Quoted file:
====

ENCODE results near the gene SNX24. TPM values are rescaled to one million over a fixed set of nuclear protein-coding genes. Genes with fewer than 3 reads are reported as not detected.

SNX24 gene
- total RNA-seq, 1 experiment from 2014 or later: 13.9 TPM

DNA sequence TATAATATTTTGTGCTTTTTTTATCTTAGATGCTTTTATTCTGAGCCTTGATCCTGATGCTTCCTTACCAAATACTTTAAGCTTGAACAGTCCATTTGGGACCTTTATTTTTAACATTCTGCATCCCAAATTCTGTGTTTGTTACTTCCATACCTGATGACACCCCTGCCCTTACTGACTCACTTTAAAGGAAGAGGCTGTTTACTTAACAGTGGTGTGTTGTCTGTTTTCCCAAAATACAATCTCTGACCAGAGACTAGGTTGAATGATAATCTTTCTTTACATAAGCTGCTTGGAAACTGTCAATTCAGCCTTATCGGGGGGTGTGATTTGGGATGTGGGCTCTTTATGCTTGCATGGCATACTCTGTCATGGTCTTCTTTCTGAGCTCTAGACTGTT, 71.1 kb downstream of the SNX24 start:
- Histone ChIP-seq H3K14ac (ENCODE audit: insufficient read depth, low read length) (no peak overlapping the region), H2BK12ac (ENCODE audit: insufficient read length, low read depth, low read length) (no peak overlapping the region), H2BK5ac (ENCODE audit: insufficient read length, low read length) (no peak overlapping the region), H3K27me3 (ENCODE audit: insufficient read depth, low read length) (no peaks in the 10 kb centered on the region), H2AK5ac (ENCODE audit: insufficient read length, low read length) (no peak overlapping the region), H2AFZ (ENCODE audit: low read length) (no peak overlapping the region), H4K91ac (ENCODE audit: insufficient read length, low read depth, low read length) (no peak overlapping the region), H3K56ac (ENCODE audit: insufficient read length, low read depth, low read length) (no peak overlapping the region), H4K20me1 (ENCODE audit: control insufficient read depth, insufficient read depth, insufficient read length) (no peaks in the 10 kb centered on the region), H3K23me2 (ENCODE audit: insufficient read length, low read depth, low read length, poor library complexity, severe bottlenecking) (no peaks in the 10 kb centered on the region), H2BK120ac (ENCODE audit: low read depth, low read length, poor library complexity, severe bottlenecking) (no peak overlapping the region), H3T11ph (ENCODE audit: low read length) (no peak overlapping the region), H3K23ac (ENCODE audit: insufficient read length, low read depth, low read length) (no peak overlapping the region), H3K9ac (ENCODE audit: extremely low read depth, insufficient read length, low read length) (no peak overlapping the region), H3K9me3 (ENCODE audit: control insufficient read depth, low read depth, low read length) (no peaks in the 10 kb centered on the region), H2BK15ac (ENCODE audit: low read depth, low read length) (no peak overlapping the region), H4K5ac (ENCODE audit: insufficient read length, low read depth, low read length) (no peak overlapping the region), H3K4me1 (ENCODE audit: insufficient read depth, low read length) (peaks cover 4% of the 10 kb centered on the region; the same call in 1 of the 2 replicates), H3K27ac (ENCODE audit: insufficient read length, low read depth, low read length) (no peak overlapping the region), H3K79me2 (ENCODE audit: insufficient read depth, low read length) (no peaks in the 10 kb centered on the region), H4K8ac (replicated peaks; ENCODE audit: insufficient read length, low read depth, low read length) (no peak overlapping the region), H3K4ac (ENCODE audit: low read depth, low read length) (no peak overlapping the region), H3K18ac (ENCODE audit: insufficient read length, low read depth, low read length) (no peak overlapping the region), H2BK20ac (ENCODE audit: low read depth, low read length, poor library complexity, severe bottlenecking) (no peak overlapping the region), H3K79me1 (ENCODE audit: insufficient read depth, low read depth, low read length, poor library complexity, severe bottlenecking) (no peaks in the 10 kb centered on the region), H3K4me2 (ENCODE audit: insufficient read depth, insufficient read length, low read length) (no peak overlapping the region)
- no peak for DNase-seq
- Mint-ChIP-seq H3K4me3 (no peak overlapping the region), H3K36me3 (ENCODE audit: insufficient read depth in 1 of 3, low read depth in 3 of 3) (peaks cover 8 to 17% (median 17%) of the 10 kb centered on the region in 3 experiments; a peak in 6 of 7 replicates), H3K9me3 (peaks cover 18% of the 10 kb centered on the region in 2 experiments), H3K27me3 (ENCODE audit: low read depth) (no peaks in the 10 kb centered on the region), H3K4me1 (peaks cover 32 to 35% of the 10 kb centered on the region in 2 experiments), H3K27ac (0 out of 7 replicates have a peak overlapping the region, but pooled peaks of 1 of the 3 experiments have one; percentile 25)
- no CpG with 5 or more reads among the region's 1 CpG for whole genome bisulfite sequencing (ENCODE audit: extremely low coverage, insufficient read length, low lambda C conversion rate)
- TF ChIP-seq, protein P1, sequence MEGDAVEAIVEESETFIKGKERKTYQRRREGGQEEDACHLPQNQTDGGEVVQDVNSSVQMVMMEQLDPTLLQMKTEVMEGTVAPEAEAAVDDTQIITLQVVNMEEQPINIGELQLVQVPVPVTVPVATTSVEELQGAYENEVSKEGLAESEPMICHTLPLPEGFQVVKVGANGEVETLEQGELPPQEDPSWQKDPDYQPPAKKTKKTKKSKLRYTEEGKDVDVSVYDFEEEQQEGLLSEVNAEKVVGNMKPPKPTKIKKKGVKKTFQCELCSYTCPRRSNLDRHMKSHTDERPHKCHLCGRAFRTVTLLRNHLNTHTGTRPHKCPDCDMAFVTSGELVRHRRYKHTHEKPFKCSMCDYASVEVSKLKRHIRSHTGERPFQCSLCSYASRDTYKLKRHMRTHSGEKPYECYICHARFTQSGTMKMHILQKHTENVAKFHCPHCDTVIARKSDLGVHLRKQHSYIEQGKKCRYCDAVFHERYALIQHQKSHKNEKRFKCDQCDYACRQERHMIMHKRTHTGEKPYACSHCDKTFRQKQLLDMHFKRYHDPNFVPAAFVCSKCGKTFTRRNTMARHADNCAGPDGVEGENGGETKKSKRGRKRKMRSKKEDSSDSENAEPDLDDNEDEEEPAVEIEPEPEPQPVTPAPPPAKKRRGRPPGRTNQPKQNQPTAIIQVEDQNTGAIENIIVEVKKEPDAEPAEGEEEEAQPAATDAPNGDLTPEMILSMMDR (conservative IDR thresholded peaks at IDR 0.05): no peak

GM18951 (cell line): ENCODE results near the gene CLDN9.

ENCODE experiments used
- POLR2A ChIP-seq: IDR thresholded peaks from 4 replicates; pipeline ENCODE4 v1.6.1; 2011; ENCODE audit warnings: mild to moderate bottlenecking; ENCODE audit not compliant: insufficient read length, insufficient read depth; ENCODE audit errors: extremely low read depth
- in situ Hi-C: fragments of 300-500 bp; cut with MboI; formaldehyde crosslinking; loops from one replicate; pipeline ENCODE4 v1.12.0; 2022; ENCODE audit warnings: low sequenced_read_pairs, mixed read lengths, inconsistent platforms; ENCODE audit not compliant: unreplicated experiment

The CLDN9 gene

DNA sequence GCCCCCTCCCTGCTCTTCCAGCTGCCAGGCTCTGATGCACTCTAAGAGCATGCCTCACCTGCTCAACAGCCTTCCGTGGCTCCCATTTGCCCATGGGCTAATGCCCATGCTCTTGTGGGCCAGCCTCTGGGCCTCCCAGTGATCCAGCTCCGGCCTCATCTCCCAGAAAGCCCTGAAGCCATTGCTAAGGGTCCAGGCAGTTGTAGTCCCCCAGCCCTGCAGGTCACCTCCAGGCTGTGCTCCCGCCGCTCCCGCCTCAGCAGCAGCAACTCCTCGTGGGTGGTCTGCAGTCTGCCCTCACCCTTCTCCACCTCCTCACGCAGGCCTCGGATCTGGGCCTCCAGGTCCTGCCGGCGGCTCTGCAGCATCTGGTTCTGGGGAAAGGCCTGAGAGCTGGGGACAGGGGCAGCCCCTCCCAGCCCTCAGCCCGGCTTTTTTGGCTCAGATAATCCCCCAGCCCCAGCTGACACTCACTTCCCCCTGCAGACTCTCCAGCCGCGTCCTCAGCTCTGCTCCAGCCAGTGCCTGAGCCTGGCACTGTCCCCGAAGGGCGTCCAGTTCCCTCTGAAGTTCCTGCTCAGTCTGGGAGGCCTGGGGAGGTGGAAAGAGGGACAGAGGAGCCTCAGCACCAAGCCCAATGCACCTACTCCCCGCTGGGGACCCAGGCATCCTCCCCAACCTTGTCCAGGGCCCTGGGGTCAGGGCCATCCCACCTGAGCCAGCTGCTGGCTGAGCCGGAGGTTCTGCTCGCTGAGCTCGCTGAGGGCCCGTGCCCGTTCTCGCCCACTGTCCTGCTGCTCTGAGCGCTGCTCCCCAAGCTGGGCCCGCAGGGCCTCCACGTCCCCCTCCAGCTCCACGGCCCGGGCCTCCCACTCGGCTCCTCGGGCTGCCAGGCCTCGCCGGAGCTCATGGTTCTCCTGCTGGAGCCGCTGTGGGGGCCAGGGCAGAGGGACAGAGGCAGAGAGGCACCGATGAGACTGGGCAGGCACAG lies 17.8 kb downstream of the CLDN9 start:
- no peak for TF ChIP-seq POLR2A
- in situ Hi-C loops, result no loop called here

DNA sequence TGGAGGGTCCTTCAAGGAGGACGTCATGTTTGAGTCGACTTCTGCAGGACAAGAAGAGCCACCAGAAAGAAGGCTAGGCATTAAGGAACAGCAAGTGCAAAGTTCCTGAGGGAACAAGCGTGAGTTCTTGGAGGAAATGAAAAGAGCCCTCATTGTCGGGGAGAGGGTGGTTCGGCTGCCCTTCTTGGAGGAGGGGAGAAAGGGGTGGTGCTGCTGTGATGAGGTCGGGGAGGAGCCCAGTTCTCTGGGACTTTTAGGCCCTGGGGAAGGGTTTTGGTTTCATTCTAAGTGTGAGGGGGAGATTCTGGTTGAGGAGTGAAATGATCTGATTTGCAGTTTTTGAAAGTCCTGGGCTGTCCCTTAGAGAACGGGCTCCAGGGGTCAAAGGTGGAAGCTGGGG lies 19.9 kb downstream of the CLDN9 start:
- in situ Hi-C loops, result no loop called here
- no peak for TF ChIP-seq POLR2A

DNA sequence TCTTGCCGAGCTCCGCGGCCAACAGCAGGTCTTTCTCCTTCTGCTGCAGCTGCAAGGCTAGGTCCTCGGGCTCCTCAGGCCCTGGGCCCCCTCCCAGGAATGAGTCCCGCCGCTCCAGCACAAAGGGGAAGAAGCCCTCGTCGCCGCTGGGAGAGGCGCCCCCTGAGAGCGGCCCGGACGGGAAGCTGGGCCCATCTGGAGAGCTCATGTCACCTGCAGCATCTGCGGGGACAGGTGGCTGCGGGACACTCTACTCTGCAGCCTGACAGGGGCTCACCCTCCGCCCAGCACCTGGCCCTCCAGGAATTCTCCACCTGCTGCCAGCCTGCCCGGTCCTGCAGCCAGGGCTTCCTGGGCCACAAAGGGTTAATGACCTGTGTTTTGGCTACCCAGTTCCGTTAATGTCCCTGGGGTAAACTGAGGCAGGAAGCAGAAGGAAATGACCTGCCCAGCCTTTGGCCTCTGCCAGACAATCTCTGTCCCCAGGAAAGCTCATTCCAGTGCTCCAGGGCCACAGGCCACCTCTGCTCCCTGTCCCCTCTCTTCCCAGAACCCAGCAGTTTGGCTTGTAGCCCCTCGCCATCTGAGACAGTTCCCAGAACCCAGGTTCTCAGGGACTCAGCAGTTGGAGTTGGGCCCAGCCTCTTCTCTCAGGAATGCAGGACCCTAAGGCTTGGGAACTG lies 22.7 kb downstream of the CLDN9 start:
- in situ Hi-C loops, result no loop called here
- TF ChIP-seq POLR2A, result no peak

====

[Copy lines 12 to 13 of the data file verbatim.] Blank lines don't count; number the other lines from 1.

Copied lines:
- POLR2A ChIP-seq: IDR thresholded peaks from 4 replicates; pipeline ENCODE4 v1.6.1; 2011; ENCODE audit warnings: mild to moderate bottlenecking; ENCODE audit not compliant: insufficient read length, insufficient read depth; ENCODE audit errors: extremely low read depth
- in situ Hi-C: fragments of 300-500 bp; cut with MboI; formaldehyde crosslinking; loops from one replicate; pipeline ENCODE4 v1.12.0; 2022; ENCODE audit warnings: low sequenced_read_pairs, mixed read lengths, inconsistent platforms; ENCODE audit not compliant: unreplicated experiment